The Eastern District of Virginia unsealed documents yesterday that describe Microsoft’s efforts to deter cybercriminals attempting to defraud customers by exploiting COVID-19. The new civil case allows the company to seize control of crucial domains that make up the criminal infrastructure, rendering it unable to perform cyber attacks.
According to yesterday’s press release, “Microsoft’s Digital Crimes Unit (DCU) first observed these criminals in December 2019, when they deployed a sophisticated, new phishing scheme designed to compromise Microsoft customer accounts.” The criminals allegedly tried to access emails, contact lists, and other sensitive information belonging to Microsoft customers using business email compromise (BEC) attacks. Although the company blocked much of the criminal activity, “Microsoft [recently] observed renewed attempts by the same criminals, this time using COVID-19-related lures in the phishing emails to target victims.”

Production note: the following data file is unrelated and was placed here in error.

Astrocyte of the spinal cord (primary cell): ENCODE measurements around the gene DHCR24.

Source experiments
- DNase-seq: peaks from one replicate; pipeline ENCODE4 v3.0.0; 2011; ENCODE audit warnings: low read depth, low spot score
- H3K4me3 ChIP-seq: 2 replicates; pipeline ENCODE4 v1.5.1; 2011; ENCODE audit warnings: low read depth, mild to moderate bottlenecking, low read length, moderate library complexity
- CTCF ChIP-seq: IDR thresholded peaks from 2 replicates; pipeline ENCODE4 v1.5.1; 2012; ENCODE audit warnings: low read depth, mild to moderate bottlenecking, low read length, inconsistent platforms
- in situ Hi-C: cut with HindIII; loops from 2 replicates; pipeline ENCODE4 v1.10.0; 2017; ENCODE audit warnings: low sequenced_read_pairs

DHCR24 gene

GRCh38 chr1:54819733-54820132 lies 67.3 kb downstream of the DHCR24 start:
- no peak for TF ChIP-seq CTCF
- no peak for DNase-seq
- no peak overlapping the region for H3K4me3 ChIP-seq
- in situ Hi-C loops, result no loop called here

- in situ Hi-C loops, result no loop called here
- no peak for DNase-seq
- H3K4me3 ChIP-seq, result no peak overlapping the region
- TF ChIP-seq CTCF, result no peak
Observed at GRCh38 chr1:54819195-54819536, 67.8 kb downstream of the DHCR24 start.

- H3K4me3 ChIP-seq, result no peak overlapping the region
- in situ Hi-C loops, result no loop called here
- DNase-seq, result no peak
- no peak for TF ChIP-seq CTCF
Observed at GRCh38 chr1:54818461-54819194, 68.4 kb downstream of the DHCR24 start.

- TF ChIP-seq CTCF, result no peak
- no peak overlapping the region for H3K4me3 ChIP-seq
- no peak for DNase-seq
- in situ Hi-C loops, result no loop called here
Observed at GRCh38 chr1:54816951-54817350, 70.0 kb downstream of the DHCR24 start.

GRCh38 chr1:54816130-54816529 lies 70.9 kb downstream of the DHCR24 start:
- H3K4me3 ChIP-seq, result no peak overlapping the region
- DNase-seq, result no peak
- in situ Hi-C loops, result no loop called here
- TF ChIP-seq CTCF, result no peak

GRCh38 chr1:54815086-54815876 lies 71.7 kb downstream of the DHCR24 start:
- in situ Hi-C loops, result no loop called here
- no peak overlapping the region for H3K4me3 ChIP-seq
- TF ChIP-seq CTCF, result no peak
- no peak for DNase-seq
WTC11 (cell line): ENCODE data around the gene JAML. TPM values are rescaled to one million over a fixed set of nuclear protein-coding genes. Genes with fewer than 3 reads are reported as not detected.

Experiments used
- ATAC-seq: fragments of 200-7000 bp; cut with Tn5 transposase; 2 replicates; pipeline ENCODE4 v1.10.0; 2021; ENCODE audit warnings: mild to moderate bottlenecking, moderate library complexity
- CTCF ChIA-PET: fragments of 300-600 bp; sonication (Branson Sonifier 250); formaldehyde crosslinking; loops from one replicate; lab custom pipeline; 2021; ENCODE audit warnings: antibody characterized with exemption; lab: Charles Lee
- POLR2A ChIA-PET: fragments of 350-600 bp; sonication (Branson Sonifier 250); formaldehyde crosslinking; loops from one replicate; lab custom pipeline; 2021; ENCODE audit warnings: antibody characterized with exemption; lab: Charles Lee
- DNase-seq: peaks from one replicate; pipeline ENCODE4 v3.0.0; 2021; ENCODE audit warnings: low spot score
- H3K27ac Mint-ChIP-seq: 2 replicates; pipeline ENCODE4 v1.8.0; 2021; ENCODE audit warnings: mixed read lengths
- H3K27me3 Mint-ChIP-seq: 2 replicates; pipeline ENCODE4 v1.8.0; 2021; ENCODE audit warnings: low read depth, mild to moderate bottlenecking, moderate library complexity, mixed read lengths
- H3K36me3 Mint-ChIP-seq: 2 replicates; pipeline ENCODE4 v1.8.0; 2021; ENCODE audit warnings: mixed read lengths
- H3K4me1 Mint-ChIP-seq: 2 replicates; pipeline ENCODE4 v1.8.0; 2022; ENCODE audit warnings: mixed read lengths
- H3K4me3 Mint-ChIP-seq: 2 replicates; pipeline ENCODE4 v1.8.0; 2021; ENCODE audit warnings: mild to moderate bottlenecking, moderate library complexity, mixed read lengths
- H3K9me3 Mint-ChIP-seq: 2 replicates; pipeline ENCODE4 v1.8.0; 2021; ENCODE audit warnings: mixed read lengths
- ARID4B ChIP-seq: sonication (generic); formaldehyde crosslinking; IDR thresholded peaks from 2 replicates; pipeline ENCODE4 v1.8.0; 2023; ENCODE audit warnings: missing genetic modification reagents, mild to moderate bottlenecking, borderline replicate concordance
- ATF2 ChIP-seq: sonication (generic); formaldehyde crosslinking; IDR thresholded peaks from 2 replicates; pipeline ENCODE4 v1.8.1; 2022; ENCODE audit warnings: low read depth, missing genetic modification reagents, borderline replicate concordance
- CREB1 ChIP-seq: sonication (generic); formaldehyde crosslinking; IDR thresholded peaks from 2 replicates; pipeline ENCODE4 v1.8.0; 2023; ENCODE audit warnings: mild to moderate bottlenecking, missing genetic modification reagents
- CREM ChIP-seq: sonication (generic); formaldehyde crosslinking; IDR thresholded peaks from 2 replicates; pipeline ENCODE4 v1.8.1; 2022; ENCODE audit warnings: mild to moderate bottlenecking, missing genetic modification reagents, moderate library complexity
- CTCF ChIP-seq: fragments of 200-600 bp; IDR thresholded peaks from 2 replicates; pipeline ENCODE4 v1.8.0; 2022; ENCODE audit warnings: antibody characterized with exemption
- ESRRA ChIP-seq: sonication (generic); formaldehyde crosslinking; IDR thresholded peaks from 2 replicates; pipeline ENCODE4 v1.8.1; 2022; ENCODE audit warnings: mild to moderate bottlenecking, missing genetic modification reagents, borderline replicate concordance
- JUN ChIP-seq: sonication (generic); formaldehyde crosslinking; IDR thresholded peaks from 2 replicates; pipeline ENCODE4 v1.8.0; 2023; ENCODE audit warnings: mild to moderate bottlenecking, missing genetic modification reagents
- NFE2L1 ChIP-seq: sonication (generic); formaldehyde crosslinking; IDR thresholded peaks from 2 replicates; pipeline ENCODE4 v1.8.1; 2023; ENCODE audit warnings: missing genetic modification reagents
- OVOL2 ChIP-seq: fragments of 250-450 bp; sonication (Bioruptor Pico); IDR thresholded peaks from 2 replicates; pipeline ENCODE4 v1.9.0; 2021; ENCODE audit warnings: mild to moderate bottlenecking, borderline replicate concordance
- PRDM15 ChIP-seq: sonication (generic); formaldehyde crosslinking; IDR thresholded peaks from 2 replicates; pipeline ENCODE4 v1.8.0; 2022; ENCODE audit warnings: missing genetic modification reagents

BEC attacks have increased in prevalence over the last few years. They are essentially phishing emails designed “to look like they originated from an employer or other trusted source.” The recent phishing efforts “contained messages regarding COVID-19 as a means to exploit pandemic-related financial concerns and induce targeted victims to click on malicious links.” The links often prompted victims to grant access to their personal information. Microsoft suggested that its customers enable two-factor authentication on all accounts for protection against the attacks.
The FBI’s 2019 Internet Crime Report stated that BEC attacks are among the most costly complaints received by the Internet Crime Complaint Center (IC3) and represented about $1.7 billion in losses. COVID-19 phishing scams are on the rise, according to the Department of Justice.